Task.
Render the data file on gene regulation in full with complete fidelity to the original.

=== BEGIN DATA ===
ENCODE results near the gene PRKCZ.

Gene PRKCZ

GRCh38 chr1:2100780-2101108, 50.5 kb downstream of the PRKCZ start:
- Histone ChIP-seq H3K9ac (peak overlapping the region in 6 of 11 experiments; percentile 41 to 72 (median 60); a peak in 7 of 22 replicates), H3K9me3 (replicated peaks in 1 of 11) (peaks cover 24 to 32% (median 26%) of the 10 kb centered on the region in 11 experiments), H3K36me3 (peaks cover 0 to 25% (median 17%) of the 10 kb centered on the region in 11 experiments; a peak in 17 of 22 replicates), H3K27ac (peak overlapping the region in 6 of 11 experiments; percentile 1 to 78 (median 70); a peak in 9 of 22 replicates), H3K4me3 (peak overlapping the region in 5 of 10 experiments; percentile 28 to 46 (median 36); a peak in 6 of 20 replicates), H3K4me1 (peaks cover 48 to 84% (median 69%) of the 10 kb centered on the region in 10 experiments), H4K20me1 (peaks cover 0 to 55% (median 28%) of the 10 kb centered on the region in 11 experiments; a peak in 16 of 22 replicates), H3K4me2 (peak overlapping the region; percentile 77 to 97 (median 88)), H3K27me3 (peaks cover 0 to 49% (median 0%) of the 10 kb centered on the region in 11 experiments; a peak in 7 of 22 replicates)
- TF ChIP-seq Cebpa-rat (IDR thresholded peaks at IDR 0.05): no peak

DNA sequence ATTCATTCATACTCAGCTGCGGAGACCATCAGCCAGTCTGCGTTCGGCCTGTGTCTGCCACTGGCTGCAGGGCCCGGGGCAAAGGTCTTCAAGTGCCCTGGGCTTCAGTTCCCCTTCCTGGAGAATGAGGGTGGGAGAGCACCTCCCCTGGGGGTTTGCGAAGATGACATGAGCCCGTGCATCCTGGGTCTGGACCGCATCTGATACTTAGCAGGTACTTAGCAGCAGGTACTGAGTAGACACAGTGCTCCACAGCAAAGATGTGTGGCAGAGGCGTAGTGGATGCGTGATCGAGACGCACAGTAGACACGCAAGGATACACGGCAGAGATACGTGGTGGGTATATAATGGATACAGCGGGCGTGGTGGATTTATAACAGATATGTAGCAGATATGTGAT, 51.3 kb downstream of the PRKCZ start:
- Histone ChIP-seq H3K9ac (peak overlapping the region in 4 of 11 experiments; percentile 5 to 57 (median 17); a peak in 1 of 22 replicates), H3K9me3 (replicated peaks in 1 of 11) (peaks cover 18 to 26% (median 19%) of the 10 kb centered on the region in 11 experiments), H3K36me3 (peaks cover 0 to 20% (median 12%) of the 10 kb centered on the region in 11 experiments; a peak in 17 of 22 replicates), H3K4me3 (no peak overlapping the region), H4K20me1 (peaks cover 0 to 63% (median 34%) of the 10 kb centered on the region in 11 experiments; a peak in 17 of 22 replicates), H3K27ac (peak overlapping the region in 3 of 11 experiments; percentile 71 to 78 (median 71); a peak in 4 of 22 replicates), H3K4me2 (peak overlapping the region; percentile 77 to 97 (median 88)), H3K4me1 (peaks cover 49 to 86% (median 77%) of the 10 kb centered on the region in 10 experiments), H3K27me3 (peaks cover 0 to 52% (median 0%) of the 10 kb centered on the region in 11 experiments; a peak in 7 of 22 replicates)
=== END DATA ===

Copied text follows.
ENCODE results near the gene PRKCZ.

Gene PRKCZ

GRCh38 chr1:2100780-2101108, 50.5 kb downstream of the PRKCZ start:
- Histone ChIP-seq H3K9ac (peak overlapping the region in 6 of 11 experiments; percentile 41 to 72 (median 60); a peak in 7 of 22 replicates), H3K9me3 (replicated peaks in 1 of 11) (peaks cover 24 to 32% (median 26%) of the 10 kb centered on the region in 11 experiments), H3K36me3 (peaks cover 0 to 25% (median 17%) of the 10 kb centered on the region in 11 experiments; a peak in 17 of 22 replicates), H3K27ac (peak overlapping the region in 6 of 11 experiments; percentile 1 to 78 (median 70); a peak in 9 of 22 replicates), H3K4me3 (peak overlapping the region in 5 of 10 experiments; percentile 28 to 46 (median 36); a peak in 6 of 20 replicates), H3K4me1 (peaks cover 48 to 84% (median 69%) of the 10 kb centered on the region in 10 experiments), H4K20me1 (peaks cover 0 to 55% (median 28%) of the 10 kb centered on the region in 11 experiments; a peak in 16 of 22 replicates), H3K4me2 (peak overlapping the region; percentile 77 to 97 (median 88)), H3K27me3 (peaks cover 0 to 49% (median 0%) of the 10 kb centered on the region in 11 experiments; a peak in 7 of 22 replicates)
- TF ChIP-seq Cebpa-rat (IDR thresholded peaks at IDR 0.05): no peak

DNA sequence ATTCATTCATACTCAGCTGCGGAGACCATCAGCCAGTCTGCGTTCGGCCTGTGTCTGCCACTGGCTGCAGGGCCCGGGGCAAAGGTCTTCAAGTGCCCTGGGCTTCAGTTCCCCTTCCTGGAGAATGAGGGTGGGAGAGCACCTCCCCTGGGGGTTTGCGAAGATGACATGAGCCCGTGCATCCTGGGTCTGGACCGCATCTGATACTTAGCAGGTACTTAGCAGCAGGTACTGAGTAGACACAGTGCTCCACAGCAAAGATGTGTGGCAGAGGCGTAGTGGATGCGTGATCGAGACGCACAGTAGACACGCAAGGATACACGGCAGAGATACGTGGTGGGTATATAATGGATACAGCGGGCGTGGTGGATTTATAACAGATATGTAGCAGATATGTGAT, 51.3 kb downstream of the PRKCZ start:
- Histone ChIP-seq H3K9ac (peak overlapping the region in 4 of 11 experiments; percentile 5 to 57 (median 17); a peak in 1 of 22 replicates), H3K9me3 (replicated peaks in 1 of 11) (peaks cover 18 to 26% (median 19%) of the 10 kb centered on the region in 11 experiments), H3K36me3 (peaks cover 0 to 20% (median 12%) of the 10 kb centered on the region in 11 experiments; a peak in 17 of 22 replicates), H3K4me3 (no peak overlapping the region), H4K20me1 (peaks cover 0 to 63% (median 34%) of the 10 kb centered on the region in 11 experiments; a peak in 17 of 22 replicates), H3K27ac (peak overlapping the region in 3 of 11 experiments; percentile 71 to 78 (median 71); a peak in 4 of 22 replicates), H3K4me2 (peak overlapping the region; percentile 77 to 97 (median 88)), H3K4me1 (peaks cover 49 to 86% (median 77%) of the 10 kb centered on the region in 10 experiments), H3K27me3 (peaks cover 0 to 52% (median 0%) of the 10 kb centered on the region in 11 experiments; a peak in 7 of 22 replicates)